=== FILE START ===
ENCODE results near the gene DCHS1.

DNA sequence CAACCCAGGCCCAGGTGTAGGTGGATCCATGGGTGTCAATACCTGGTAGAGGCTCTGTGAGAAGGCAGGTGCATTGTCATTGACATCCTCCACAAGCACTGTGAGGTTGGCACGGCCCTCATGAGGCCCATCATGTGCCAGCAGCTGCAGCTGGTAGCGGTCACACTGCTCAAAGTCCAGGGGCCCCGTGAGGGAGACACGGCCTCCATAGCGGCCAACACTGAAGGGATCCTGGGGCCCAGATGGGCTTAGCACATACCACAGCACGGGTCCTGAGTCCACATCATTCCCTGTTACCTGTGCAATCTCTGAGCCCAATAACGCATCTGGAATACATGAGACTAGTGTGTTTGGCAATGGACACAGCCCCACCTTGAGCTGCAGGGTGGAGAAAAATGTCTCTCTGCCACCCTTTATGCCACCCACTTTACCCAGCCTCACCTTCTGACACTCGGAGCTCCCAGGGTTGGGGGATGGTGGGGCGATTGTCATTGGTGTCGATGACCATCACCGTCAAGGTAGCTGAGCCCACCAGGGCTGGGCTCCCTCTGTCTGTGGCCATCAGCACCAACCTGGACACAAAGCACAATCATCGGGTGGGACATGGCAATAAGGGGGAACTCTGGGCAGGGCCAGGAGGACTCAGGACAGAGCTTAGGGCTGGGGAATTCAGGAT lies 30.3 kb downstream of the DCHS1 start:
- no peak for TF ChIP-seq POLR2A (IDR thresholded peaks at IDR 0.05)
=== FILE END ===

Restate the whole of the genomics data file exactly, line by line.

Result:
ENCODE results near the gene DCHS1.

DNA sequence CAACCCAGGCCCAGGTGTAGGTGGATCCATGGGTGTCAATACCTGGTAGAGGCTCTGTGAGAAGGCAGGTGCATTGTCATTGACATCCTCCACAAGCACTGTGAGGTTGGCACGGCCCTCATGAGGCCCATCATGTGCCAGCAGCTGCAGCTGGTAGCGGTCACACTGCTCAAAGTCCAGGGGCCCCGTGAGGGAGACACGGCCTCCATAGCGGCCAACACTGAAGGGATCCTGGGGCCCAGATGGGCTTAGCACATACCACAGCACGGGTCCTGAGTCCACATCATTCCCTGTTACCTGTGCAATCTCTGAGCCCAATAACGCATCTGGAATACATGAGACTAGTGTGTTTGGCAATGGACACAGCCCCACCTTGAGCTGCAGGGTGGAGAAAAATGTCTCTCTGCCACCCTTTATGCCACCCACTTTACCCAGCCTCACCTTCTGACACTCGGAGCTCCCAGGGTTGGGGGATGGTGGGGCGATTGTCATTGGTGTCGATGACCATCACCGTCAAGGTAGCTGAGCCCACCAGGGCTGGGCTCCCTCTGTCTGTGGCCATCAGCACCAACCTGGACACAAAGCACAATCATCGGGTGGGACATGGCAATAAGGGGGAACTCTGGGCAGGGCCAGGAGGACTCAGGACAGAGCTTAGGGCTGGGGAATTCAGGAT lies 30.3 kb downstream of the DCHS1 start:
- no peak for TF ChIP-seq POLR2A (IDR thresholded peaks at IDR 0.05)